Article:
It may seem like an odd thing to do, but at the end of a project I often suggest specific resources for clients to study, on the (perhaps misguided) belief that an educated client is a happy client. This homework, so to speak, often takes the form of reading material, especially research articles that highlight a problem similar to the one the client is trying to solve or that cover families in the same geographic area.
These suggestions are drawn from material that I’ve found particularly helpful, and I’m constantly looking for new articles or studying ones with which I’m already familiar in the hopes of refining my own understanding of research techniques and strategies.
My reading material for this holiday season, when I’m supposed to be on vacation (ha ha), is drawn from the latest issues of genealogical journals to which I subscribe (such as The American Genealogist or TAG and The New England Historical and Genealogical Register, aka The Register, as well as state and regional quarterlies), but also includes a review of older published material.
For instance, one of my favorite periodicals is the National Genealogical Society Quarterly, which is one benefit of membership in the National Genealogical Society. The NGS’ web site contains back issues of the NGSQ dating from the late 1970s to the present. These back issues are a treasure trove for researchers, and I mine them frequently looking for articles that might help me solve a particular research problem.
I’m also in the habit of reading all articles by a particular author, or as many as I can get my hands on. One of my favorites is GeLee (sometimes Ge Lee) Corley Hendrix, who is now deceased. Fortunately, Mrs. Hendrix was a somewhat prolific writer, and because of this her work is still available for other researchers to use.1 I particularly like her articles because they deal with problem areas for Southern researchers, like “burned” counties and South Carolina, which is in a category all on its own. If you’re interested in reading these yourself, here are the articles she wrote to which I have ready access:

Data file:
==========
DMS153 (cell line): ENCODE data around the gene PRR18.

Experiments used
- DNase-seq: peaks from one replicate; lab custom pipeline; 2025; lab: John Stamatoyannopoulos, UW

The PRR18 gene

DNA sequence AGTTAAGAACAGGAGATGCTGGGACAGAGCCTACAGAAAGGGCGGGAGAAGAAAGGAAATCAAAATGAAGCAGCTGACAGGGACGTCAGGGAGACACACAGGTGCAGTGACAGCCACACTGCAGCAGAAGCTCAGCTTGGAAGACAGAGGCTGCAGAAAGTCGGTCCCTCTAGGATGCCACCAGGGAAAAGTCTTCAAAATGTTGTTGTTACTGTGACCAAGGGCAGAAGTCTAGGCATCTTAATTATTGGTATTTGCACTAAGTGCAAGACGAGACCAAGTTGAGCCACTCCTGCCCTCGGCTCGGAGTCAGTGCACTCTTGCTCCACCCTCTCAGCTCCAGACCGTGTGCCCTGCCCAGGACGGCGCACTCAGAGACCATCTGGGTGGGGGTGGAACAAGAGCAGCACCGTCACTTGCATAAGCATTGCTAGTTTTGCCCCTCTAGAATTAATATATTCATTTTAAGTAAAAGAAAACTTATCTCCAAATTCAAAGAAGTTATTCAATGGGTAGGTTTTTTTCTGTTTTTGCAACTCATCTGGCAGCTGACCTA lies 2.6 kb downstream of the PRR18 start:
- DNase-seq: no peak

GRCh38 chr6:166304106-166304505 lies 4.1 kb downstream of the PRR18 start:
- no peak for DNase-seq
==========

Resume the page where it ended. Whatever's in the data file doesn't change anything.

- “John Simmons of Orangeburg Township, South Carolina, 1735 – 1759,” NGSQ 73 (September 1985): 172 – 178.
- “The First Settlers on the North Fork of the Edisto River, S.C.,” NGSQ 73 (September 1985): 179 – 206.
- “Genealogical Research in South Carolina,” NGSQ 75 (December 1987): 249 – 270.
- “Backtracking through Burned Counties: Bonds of Louisiana, Mississippi, Georgia, and the Carolinas,” NGSQ 78 (June 1990): 98 – 114.
- “John Bond vs. John Bond: Sorting Identities via Neighborhood Reconstruction,” NGSQ 79 (December 1991): 268 – 282.
- “Going Beyond the Database–Interpretation, Amplication, and Development of Evidence: South Carolina’s COM Index and Several James Kelleys,” NGSQ 86 (June 1998): 116 – 133.
- “Benjamin Hendrick (1730 – 1818) of Virginia and Carolina and Some of His Descendants: Research in Burned Counties,” TAG 65 (January 1990): 44 – 53.
Notice the third article in the list “Genealogical Research in South Carolina,” required reading for anyone with South Carolina ancestors.
What reading are y’all doing over the holidays?
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1. If you’re looking for a reason to publish, here’s reason number one: Some day, you will be gone, but your hard work can be preserved through publication.